Or how about this comment about digital skills from one of our interviewees?

The baseline levels of digital knowledge, access and skills are getting higher and higher. As time goes on, the people already left behind will get further left behind.

In government, I believe we need both personal narratives and hard (quantitative) data to develop policy that’s both empathetic and effective.

We need a range of data to change practice (where it needs changing) and, in this case, bring about a more inclusive digital world. 

The fact is the internet and the digital services it hosts are vital for all of us in our daily lives. If we didn’t know this before the global pandemic, we definitely know it now.

That’s why the Digital Inclusion Programme team has embarked on a programme of user insight research into the experiences, thoughts and feelings of the New Zealanders most likely to face digital exclusion.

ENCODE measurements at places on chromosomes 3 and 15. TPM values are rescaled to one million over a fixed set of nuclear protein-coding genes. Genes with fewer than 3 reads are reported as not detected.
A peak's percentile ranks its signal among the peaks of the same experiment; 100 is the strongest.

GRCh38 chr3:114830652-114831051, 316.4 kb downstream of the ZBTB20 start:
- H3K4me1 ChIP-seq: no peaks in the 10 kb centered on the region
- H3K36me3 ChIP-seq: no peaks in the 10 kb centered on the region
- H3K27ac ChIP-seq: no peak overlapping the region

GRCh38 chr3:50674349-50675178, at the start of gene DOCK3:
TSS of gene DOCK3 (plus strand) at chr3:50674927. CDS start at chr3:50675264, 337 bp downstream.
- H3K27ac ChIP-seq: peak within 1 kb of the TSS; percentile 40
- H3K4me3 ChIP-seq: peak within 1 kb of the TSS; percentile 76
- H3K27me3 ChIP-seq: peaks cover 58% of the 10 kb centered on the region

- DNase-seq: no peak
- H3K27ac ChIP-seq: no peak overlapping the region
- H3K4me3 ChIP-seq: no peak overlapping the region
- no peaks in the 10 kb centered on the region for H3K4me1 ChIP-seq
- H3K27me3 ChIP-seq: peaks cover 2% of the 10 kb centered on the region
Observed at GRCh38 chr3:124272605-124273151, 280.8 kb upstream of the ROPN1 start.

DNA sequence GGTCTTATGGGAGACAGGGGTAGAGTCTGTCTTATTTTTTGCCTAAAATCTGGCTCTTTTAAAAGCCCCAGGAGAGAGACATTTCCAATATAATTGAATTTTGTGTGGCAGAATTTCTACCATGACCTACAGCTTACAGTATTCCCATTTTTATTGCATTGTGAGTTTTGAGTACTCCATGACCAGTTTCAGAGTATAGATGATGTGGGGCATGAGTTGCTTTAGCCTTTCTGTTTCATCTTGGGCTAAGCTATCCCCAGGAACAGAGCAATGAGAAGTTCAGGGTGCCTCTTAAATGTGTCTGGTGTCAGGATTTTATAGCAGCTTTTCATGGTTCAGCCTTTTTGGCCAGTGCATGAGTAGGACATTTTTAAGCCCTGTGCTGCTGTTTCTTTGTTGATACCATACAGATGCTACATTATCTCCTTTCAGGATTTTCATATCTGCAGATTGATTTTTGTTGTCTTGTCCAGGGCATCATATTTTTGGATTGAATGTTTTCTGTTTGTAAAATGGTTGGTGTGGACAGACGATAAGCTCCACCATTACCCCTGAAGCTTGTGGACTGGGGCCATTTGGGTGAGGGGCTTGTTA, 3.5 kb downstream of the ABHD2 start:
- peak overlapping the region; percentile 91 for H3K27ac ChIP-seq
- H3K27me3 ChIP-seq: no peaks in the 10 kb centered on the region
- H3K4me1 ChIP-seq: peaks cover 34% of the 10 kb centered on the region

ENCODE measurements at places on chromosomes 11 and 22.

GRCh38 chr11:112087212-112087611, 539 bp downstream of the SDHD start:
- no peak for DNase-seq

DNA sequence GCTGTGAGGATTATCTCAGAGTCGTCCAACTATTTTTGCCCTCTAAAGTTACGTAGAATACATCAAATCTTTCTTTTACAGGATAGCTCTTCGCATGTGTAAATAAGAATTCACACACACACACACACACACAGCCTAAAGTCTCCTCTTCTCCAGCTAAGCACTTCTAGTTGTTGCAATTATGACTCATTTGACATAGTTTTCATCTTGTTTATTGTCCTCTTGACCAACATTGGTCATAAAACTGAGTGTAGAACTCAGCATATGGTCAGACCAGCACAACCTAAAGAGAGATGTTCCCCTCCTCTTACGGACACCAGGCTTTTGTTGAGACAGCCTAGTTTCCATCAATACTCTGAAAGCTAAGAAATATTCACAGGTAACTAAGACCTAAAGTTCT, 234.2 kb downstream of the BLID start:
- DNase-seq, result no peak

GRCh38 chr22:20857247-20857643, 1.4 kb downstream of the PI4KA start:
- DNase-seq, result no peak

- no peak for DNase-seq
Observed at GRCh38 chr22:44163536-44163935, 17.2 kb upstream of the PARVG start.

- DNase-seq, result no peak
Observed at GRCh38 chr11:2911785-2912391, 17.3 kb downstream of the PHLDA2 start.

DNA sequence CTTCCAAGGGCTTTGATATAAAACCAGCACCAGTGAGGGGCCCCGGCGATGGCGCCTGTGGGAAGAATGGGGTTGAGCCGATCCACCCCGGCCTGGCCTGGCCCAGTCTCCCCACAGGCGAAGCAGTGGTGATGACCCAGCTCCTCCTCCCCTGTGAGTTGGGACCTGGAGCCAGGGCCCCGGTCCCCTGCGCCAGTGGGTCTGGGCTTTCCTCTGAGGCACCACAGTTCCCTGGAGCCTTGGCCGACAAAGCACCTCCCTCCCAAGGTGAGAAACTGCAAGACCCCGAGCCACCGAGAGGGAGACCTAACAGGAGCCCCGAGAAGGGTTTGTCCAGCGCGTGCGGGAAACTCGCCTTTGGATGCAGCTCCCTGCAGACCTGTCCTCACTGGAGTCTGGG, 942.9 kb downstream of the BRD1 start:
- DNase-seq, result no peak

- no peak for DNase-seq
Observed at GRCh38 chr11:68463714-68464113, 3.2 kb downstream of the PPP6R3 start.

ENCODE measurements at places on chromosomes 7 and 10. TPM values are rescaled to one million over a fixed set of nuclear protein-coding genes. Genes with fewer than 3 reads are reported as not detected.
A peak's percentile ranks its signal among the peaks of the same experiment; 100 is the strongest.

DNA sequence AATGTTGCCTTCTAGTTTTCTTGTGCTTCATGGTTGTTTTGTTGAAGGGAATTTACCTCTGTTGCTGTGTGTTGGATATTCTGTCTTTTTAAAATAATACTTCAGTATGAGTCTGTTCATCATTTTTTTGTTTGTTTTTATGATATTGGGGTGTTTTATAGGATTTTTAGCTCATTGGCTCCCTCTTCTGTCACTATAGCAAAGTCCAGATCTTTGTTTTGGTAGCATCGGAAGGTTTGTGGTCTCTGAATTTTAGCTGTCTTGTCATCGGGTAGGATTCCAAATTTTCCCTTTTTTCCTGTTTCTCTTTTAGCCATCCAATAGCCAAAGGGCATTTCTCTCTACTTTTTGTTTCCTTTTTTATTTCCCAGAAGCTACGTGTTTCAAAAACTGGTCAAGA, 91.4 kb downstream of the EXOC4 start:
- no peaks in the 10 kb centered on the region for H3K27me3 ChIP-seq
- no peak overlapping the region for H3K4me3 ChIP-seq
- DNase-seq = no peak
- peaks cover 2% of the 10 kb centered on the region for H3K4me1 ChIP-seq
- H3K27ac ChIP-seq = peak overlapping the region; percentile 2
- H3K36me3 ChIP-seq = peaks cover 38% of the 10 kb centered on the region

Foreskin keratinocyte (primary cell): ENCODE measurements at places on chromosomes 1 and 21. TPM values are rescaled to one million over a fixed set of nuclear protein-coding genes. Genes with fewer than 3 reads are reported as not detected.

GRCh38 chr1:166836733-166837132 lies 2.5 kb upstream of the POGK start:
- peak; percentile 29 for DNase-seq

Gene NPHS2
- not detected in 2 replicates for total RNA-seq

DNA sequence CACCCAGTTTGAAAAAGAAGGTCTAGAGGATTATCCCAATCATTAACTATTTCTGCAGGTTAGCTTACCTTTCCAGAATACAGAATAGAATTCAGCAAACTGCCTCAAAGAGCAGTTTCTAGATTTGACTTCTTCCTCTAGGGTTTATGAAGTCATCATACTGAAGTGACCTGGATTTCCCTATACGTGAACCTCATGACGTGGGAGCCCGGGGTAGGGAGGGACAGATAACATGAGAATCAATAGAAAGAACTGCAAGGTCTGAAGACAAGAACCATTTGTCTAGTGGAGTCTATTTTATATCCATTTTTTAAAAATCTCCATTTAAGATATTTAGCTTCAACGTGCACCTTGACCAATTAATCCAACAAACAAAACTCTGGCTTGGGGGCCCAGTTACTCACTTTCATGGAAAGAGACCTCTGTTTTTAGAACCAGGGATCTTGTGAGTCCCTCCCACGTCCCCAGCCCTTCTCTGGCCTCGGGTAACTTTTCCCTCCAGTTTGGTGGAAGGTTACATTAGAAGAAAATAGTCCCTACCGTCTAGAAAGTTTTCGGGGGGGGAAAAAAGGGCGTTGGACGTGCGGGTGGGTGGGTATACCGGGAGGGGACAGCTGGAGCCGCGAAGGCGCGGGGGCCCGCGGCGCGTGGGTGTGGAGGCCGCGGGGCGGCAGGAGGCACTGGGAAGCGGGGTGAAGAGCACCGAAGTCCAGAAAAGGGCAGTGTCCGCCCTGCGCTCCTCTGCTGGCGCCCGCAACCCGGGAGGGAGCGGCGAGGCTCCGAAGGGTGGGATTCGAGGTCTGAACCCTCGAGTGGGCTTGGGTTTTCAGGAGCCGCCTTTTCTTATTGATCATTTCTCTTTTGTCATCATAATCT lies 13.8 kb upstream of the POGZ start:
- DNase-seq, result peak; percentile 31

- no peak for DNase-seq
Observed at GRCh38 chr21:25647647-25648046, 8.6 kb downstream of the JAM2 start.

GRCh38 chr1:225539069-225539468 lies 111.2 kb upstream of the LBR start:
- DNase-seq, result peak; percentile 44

This report is the first of 7 reports due out between now and July 2021. 

The others will explore the user experience of Māori, Pacific people, people in social housing, seniors, people who are under- or un-employed, and people living in remote communities.

These groups were identified in the Motu Economic and Public Policy 2019 report — Digital Inclusion and Wellbeing in New Zealand.

Where to from here

To me — and the disabled people we spoke to for this report — change seems the best and only option. I encourage you to read the full report and to think about how real change can be made. 

Ask yourself:

Added up, this report and the interviews that sit behind its findings offer readers just a tiny window into the many digital inclusion issues for disabled people.

These issues aren’t entirely new. But raising them now — as the country begins to recover from the global pandemic and work out what role the digital world plays — is timely.

I believe the real difference will be made when we begin to realise that change needs to start with you, me and the wider digital, tech, government, design and developer community.

It’s up to us to unlock the door to the online world and to make it truly accessible for everyone.

Join the Digital Inclusion Blueprint conversation

Keep up-to-date with what’s happening in digital inclusion by subscribing to our mailing list.

For more information on the Digital Inclusion Blueprint or to get in touch, check out:

You can also email the team at

Utility links and page information

Was this page helpful?
Thanks, do you want to tell us more?

Do not enter personal information. All fields are optional.